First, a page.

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The Bruce Murray Space Image Library

Saturn as seen from VIMS

Filed under pretty pictures, Cassini, amateur image processing, Saturn

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Saturn as seen from VIMS Cassini's Visual and Infrared Mapping Spectrometer lacks the spatial resolution of the cameras, but it achieves much more accurate color. The top image is a mosaic of 9 VIMS data cubes; the bottom row shows Saturn as viewed between 2006 and 2008.

NASA / JPL / SSI / Gordan Ugarkovic

Several natural color mosaics of Saturn from Cassini's Visual and Infrared Mapping Spectrometer. While the instrument lacks spatial resolution (the above imagery was magnified 4 times), it compensates by being able to split each of the 64x64 pixels into 352 separate wavelengths. Among other things, this enables more accurate color representation than what is possible by using filtered images from Cassini's ISS cameras, so it serves as a reality check on ISS color images.

The top image is a mosaic of 9 VIMS data cubes, with gapfill at the left ring ansa provided by a lower resolution image. Two dim specks below the rings at right are Enceladus (brighter) and Mimas (above Enceladus barely noticeable).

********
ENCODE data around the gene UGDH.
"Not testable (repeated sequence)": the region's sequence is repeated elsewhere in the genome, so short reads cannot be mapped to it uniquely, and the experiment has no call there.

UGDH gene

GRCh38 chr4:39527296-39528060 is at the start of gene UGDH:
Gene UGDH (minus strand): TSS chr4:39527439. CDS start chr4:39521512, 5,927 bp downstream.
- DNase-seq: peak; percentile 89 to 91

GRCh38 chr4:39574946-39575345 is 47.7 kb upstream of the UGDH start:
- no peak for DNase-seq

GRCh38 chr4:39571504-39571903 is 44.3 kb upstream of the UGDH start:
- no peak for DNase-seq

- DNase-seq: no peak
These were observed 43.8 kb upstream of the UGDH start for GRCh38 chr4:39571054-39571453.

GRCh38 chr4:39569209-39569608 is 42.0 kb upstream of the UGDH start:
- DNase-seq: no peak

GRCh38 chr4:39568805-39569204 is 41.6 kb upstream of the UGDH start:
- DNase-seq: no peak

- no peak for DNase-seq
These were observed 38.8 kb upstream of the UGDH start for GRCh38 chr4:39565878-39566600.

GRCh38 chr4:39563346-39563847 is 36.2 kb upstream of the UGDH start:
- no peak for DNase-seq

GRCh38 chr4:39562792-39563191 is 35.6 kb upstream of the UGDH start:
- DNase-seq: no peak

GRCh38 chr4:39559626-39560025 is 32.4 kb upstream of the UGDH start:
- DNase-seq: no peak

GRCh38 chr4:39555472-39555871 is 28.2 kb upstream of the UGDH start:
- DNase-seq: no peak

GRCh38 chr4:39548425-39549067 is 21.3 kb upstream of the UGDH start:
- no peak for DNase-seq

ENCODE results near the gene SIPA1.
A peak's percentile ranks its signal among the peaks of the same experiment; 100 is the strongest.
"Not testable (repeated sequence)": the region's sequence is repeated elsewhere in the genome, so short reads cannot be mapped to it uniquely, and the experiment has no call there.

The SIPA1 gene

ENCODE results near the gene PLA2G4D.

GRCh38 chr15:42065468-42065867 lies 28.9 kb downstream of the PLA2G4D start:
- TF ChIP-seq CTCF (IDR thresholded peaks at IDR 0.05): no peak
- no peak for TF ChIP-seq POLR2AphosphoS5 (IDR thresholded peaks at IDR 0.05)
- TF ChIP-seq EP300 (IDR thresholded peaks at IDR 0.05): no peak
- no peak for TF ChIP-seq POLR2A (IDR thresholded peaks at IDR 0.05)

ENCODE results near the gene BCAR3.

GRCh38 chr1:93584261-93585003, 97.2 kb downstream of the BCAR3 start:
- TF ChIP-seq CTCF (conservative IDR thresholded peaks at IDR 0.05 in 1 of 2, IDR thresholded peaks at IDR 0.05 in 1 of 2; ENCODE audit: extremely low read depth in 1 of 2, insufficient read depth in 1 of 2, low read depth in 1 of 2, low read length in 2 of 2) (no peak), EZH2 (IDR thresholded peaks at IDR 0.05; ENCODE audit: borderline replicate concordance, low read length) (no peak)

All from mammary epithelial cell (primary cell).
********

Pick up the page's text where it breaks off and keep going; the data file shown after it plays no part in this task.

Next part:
The bottom row shows Saturn as viewed between 2006 and 2008 at varying phase angles and seasonal period (note the rightmost image is oldest and has ring shadows high up in the north compared to other images). As the ring shadows move south the blue color of the northern hemisphere is starting to fade turning greenish and then probably yellow.

Copyright holder: Gordan Ugarkovic

Creative Commons License
This work is licensed under a Creative Commons Attribution-NonCommercial-ShareAlike 3.0 Unported License.
Contact us to request publication permission from the copyright holder. Original image data dated on or about January 1, 2008

 

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